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Critics Say France's Burkini Bans Employ Language of Human Rights to Limit Human Rights


#1

Critics Say France's Burkini Bans Employ Language of Human Rights to Limit Human Rights

Lauren McCauley, staff writer

The French government's so-called 'burkini ban' has come under fierce criticism after images surfaced this week of police in Nice surrounding and forcing a Muslim woman to remove some of her clothes.

A burkini, or burquini, is a full-body swimsuit "intended to accord with Islamic traditions of modest dress," as Wikipedia put it.


#3

I am as big of a supporter of secularism as it comes. However, this is an infringement on the freedom of expression. In true secular countries a woman should have the right to wear a burka or a bikini. We should not be policing how women dress in public.


#4

France does seem to be trying to outdo us the last few years. They were the lead bomber in the Libyan war and their right wing is even more xenophobic than our Republicans. Kinda disappointing.


#5

Does it really matter what style of clothing one wears to the beach? By the same token I rather doubt a French wonan would get very far dressed in just a Bikini in an Islamic country.

I was a child in the 50s and was brought up in a Christian environment, scarves were common attire for women in those days. On Sunday in church most women if not all, wore a hat, many with veils that covered the face.

Passage of these laws in France probably has more to do with stroking emotions for the purpose garnering votes for the legislators that enact them, than any rational reason for prohibiting them. That kind of behavior gave us a massive prison industrial complex, mandatory minimums, 3 strikes etc. Now most of us are shamed by the result.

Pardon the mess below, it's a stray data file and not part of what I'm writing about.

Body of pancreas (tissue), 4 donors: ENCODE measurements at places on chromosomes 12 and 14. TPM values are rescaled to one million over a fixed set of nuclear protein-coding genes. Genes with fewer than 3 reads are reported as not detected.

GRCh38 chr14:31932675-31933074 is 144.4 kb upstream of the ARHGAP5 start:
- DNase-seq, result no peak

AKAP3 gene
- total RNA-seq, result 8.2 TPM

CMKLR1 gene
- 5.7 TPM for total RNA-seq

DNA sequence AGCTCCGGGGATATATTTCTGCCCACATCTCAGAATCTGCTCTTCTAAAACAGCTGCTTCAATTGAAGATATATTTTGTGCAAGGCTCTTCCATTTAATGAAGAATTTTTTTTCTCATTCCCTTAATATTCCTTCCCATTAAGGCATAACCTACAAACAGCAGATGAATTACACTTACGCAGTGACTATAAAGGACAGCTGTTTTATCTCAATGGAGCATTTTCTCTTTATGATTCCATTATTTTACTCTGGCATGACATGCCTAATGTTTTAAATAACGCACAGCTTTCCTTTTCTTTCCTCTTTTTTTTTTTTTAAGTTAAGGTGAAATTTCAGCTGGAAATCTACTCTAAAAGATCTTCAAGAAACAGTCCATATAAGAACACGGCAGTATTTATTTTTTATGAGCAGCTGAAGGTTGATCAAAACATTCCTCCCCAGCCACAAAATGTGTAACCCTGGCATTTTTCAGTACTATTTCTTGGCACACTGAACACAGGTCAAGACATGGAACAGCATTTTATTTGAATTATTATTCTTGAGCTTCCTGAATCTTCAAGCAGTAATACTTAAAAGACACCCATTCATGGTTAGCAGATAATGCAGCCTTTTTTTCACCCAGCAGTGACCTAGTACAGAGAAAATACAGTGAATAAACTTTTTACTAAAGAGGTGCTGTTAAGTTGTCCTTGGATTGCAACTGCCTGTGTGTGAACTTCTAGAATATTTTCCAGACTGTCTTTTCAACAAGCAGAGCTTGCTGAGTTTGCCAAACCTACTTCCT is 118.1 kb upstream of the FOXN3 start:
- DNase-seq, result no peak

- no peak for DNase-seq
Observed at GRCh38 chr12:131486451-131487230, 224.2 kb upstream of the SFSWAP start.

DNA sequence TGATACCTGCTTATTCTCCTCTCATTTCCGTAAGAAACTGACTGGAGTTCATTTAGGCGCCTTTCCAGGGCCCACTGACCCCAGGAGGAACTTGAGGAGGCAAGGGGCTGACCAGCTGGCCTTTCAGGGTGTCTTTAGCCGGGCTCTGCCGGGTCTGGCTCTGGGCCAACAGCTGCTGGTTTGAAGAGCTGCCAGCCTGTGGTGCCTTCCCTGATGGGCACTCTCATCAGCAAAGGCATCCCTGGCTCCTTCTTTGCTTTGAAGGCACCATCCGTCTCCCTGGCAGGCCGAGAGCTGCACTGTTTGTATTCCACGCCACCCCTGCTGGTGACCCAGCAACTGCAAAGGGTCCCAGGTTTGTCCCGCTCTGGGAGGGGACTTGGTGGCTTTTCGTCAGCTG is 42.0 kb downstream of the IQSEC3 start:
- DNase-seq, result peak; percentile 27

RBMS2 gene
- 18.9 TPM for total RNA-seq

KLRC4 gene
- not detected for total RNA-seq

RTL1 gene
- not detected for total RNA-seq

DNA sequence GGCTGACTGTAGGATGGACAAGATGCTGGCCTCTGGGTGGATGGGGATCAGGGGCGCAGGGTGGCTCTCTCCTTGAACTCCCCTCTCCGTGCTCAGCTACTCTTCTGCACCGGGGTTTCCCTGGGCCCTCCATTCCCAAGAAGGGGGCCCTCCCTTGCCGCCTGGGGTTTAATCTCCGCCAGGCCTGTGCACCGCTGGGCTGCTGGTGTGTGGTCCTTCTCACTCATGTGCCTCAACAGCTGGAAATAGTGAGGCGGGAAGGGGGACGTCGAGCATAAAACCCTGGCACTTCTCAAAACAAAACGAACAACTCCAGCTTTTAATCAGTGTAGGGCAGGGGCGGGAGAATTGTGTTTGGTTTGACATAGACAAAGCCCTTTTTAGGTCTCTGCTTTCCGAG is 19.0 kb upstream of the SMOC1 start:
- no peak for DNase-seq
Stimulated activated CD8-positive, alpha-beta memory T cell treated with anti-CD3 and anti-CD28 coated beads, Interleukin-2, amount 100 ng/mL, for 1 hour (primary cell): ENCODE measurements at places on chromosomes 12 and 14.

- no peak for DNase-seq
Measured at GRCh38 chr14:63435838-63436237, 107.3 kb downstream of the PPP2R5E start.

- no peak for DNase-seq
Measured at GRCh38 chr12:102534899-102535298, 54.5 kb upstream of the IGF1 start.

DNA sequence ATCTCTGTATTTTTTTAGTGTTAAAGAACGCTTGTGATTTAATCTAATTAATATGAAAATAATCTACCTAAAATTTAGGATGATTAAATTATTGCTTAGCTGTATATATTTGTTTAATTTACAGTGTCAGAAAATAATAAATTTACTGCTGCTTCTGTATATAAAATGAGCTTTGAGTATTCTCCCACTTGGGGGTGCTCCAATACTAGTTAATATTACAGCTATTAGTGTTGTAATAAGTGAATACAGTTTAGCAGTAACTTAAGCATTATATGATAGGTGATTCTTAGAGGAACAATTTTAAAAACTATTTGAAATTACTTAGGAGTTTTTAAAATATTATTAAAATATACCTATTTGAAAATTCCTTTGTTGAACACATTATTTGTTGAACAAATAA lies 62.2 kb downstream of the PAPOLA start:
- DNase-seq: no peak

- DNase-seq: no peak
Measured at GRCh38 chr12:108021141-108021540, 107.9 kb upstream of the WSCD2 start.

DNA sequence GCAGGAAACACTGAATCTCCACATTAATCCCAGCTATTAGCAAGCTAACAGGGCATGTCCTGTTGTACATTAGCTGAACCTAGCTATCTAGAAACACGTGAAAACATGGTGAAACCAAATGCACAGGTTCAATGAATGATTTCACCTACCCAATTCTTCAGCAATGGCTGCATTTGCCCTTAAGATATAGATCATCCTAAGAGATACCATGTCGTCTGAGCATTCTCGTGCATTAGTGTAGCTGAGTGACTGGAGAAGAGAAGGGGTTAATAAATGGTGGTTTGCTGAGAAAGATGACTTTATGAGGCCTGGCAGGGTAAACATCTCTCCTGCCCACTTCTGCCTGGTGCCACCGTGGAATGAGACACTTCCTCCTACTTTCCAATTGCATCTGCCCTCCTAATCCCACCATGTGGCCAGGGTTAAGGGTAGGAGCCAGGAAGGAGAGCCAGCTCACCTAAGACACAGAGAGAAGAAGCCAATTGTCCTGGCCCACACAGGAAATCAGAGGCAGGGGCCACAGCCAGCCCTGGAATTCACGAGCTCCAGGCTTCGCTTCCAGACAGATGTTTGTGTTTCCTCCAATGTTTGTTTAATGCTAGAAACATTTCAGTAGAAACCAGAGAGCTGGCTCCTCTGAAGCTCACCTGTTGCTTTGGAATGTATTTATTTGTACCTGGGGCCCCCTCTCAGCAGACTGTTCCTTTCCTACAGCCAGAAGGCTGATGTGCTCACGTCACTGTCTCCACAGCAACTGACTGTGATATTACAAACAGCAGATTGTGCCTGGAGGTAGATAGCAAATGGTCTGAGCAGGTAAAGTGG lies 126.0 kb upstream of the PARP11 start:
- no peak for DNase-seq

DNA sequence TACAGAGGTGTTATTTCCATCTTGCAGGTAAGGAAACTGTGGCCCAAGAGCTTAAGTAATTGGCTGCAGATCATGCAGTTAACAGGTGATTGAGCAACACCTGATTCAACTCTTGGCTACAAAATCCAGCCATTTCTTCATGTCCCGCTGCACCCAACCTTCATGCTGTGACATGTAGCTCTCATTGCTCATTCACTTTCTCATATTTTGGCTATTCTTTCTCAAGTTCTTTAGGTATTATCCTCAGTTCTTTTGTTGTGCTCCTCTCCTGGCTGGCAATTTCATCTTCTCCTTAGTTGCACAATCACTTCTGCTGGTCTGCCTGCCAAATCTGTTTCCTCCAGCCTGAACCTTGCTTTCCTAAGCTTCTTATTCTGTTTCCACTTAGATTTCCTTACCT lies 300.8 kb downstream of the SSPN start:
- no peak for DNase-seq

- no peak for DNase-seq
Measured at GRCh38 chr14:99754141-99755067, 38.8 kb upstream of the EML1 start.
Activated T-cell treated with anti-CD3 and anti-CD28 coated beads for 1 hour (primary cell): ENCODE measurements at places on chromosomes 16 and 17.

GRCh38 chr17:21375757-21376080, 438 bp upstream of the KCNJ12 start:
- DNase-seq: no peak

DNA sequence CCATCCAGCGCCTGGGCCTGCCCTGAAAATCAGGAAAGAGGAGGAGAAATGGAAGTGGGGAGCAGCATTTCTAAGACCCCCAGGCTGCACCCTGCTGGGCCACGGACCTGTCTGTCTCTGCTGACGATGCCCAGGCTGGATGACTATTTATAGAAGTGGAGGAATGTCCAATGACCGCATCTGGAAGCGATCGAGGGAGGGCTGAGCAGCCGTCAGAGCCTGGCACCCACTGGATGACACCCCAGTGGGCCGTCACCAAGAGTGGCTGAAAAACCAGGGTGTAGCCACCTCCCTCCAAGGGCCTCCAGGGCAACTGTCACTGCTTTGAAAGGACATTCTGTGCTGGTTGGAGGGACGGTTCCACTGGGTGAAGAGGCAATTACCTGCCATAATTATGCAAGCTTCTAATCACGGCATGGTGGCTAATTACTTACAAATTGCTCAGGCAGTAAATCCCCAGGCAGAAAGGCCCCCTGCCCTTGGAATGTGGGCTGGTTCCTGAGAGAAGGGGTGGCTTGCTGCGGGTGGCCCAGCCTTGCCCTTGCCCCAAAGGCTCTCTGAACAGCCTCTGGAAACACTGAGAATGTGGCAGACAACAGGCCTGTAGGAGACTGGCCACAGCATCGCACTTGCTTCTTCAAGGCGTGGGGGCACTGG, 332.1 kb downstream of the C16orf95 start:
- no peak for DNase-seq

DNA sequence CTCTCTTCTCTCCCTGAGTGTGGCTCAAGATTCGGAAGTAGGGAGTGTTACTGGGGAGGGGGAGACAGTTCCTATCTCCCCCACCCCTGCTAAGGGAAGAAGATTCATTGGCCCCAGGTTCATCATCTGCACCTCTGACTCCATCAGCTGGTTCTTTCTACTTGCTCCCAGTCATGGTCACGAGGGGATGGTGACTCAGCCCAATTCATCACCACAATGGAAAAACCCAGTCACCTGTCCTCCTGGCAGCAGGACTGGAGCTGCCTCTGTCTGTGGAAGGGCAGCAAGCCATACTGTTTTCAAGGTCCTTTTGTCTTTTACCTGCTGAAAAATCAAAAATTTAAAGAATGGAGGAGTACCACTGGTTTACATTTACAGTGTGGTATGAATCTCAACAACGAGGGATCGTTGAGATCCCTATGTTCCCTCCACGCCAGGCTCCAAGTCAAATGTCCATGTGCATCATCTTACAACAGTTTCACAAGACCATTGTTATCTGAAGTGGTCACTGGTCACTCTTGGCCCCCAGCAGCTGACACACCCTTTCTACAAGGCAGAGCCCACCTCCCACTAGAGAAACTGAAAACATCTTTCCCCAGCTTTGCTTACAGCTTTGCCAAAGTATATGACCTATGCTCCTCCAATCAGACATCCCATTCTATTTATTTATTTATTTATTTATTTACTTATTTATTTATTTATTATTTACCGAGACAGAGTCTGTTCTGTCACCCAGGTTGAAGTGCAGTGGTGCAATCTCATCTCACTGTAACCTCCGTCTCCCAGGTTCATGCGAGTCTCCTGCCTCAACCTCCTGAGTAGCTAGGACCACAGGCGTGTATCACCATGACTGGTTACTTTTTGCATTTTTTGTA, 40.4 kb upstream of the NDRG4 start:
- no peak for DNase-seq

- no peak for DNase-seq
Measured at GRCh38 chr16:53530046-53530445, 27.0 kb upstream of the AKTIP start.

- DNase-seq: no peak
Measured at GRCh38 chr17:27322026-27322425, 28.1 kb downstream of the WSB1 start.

#6

So no-one would get very far

So are we to compare modern Western countries with traditional societies or are you just trying to appear fairminded? Even wearing short shorts or a miniskirt in Papua New Guinea would get you in trouble.


#7

It could be dangerous to swim with a burkini. All the cloth could drag the woman down and drown her.


#8

I don't know what is modern about enforcing a dress code for the beach. It
seems like persecution to me.


#9

No; it would get you a 90% chance of being gang-raped. Simply being female in PNG is a difficult decision to take, but someone has to do it.


#10

AIn't it strange? 100 years ago any woman wearing a bikini on any European beach would have been called a slut and thoroughly discomfited socially; at that time near full coverage of the female body when bathing publicly was de rigeur, to be French about the matter.


#13

What if, like many people, she is sun-sensitive and must cover up on the beach? That happens all the time and isn't solved by an umbrella.

I've seen other pictures of this incident, and in some, the woman sitting to the reader's right in the picture seems to be scowling at her. I'm guessing she might be the one who called the police. I suppose there's no ban on witches at the beach . . .


#18

I see - so if a woman decided to dress modestly, it is because there must be a man, just out of sight, with a bludgeon, threatening to beat the woman if she dress that way?

Wouldn't a simpler explanation be that the woman for reason of her religion, or no reason at all, simply wants to dress modestly?

It is none of your fucking business as to how a woman wishes to dress! Take your racist intolerance and hate and go away.


#20

Iceland --
Strongly disagree --
The burka is a symbol of religious oppression of women.